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Chemotherapy (chemo) works by killing cells in the body that are dividing quickly. Since sperm cells divide quickly, they are an easy target for damage by chemo. Permanent infertility can result if all the immature cells in the testicles that divide to make new sperm (spermatogonial stem cells) are damaged to the point that they can no longer produce maturing sperm cells.

The risk of the chemo causing infertility varies depending on:

The patient’s age. For example, men older than 40 may be less likely to recover their fertility after treatment.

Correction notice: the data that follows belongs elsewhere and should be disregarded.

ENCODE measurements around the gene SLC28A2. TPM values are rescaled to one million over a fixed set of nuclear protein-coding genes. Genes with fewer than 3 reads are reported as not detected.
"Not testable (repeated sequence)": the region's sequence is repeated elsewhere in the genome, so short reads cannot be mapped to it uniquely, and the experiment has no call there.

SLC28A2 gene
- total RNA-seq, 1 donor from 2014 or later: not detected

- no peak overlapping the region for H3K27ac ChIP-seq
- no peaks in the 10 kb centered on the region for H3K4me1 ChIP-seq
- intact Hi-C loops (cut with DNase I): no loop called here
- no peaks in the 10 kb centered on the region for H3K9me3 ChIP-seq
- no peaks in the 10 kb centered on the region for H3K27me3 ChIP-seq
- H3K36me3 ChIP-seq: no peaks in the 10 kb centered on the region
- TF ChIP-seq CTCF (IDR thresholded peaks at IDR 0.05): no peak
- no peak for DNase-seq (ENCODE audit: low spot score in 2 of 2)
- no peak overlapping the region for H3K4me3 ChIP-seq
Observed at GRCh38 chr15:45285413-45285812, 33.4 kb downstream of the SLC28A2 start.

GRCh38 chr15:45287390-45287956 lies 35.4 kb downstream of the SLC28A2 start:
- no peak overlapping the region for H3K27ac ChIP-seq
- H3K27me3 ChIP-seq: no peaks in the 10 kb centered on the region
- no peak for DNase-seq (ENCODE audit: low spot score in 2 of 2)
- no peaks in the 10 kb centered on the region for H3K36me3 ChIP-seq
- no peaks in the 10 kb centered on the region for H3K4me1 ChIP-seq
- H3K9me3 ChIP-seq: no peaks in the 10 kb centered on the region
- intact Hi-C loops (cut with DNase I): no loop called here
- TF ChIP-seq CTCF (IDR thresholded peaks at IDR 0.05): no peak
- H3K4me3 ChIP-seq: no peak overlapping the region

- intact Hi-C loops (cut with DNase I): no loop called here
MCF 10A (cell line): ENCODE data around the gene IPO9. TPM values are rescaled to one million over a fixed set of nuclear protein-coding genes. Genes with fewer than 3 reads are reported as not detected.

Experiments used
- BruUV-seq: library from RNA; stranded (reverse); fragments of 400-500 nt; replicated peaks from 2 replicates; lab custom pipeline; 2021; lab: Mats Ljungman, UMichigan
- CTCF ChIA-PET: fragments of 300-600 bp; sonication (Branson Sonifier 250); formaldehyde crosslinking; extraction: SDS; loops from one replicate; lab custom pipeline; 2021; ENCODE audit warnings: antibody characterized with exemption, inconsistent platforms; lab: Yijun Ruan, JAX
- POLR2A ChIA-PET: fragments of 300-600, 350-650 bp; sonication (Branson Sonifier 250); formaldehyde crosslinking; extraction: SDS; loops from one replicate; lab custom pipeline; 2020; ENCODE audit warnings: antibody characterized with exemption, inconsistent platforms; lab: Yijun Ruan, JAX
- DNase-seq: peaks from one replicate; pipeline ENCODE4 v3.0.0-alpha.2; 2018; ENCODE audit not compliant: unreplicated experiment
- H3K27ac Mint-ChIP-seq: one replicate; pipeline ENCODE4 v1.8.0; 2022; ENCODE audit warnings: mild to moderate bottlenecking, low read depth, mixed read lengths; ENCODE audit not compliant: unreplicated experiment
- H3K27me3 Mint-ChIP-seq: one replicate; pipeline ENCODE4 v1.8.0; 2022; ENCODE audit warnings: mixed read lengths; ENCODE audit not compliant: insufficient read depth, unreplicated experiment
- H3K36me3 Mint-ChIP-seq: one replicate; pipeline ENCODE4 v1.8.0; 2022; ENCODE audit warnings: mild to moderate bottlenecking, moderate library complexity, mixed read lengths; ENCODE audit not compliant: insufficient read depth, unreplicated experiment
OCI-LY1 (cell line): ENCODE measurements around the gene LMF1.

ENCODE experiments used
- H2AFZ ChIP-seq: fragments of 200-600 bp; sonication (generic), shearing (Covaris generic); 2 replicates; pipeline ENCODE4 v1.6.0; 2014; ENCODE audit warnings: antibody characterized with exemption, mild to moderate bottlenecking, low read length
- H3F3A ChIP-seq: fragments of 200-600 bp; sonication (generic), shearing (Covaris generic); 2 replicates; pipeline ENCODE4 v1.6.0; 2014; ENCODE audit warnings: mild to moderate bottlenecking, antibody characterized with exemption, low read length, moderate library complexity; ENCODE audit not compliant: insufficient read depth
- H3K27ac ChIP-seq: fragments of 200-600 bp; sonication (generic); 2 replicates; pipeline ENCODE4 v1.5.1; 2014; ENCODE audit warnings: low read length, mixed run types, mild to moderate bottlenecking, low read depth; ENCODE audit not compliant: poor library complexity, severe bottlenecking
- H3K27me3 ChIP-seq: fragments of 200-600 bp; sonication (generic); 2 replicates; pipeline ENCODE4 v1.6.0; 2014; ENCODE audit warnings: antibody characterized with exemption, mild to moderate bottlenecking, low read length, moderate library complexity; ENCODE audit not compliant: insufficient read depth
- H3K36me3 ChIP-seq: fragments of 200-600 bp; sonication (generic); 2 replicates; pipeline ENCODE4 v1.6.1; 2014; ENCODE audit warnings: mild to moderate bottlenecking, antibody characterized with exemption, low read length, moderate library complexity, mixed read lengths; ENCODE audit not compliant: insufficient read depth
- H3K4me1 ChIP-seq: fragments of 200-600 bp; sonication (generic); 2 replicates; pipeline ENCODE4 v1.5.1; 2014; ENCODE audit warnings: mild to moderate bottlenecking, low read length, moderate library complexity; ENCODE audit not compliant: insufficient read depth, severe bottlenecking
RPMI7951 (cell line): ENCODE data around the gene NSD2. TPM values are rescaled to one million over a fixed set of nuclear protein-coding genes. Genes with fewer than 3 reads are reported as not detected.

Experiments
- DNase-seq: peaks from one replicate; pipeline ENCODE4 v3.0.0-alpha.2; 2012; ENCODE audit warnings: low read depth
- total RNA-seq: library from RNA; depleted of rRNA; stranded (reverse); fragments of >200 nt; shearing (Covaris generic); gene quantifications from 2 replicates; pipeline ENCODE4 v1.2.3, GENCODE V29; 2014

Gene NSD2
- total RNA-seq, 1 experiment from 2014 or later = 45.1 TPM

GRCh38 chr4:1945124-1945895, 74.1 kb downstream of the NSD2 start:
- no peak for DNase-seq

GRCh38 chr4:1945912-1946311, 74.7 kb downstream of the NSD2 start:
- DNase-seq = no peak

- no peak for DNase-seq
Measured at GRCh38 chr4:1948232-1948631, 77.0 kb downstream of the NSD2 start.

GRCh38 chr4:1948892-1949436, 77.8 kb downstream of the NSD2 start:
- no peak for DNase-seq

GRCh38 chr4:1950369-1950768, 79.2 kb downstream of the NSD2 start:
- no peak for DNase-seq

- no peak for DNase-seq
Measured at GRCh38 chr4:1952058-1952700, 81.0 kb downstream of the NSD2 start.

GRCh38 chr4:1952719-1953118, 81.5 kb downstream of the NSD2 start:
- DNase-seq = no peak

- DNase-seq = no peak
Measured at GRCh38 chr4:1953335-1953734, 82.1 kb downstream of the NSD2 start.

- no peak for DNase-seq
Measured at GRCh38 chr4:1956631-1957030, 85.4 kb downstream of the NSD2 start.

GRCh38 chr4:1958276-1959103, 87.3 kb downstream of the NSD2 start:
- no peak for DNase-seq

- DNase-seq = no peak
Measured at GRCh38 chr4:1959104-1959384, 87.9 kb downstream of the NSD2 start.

The type of drug(s) used. Some drugs are more likely to affect fertility than others.
The doses of drugs given. The higher the doses of chemo, the longer it takes for sperm production to get back to normal after treatment, and the more likely it is to stop.
After chemo treatment, sperm production slows down or might stop altogether. Some sperm production usually returns in 1 to 4 years, but it can take up to 10 years. If sperm production has not recovered within 4 years, it’s less likely to return.
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